ALL GOOD THINGS COME TO AN END
It is a farewell this month as we post one final entry before closing off our New School web page. Our journey in tracking the building of our new school started in November 2006 when test bores were being carried out to establish ground conditions so that the contractor could plan suitable foundations. It is hard to imagine now that this was once a green field. Now, we have been in our new school for over six months. Realistically, there is no longer a need for this page and so we will turn it over to something else.
In the spring of 2007, work began on the site with the moving of vast amounts of earth. The first task was to strip off the topsoil which would be needed later for grass pitches and landscaping around the new building. Then, serious mountains of earth and stone were dug out to create the necessary levels. Since the new school would be built on a hillside, terraces had to be created since the building would end up having two ground levels.
By the summer of 2007, enough earth-moving had been done to allow work to start on laying foundations. Trenches were dug, vast amounts of concrete were poured in and bolts were set, ready to take the steel frame. One of the most impressive aspects of the building was the construction of a massive retaining wall (at that time, certainly, the biggest of its kind to have been built in Scotland) to separate the upper and lower ground floors. This huge wall disappeared, of course, once the building went up.
By the autumn of 2007, the shape of the new building was beginning to become apparent as the steelwork (shipped over from Northern Ireland) was erected. It was amazing to see what a crane operator and a handful of steel erectors could achieve as one piece of steel after another was hoisted into position and bolted to its neighbours. Work started at the ends of each of the school’s four wings and moved steadily towards the centre.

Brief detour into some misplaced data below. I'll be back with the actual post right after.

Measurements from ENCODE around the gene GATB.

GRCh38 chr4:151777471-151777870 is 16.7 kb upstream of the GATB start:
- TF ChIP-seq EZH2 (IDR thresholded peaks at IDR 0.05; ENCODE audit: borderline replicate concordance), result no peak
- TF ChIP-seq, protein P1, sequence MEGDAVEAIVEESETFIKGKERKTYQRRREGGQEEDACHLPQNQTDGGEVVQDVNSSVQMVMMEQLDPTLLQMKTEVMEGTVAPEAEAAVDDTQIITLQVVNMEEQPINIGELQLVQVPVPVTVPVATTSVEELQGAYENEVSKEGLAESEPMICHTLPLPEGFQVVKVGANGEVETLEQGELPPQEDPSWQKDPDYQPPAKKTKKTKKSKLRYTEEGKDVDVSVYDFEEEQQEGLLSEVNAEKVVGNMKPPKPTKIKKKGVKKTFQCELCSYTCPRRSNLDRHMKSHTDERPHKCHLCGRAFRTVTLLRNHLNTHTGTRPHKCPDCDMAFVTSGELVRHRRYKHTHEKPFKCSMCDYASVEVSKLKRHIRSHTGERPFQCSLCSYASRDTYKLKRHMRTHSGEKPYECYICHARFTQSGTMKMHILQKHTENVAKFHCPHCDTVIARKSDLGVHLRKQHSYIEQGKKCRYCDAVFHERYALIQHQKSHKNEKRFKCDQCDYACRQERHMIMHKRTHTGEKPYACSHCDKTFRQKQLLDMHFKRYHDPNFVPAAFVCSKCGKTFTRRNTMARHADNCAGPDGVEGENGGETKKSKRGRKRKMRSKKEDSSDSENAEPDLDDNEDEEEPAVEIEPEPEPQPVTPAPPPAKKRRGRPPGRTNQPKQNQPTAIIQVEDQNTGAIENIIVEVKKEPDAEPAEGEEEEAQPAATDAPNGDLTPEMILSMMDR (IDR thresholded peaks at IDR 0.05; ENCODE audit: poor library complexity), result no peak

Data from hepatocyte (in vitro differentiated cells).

WALLS GO UP
Since the construction work was carefully planned in stages, it was possible for builders to move into one wing while the steel erectors moved on to the next. Even by November of 2007 (remember that the site had still been a field less than eight months earlier), walls were going up and the interior of the school began to take shape. The decision to use pink blockwork on the outer walls worked extremely well in relating to the cream paintwork and cedar timber sections.
Throughout 2008, work proceeded phase by phase across this giant building. The steelwork was finished, external and internal walls were completed and a vast network of pipes and cables snaked its way along every corridor and into every room. Before we knew it, walls were being plastered and painted, carpets were being laid and furniture was being put in place. The science laboratory above was photographed in March 2009 and the corridor with its cream on one side and signature red walls on the other is shown two months later.
AND HERE WE ARE
Just before the summer holidays in 2009, we packed up our belongings from the old school into 3000 crates and headed up the hill. Staff were able to come in during the break to organise their rooms and pupils arrived at the start of term in August. All those involved in Scottish Borders Education Partnership who built the school can be intensely proud – as our entire school community is proud – of what we have achieved here together. We have a school which is stunning in every aspect. We thank all our readers (some in far off places) who have shared our journey on this web page.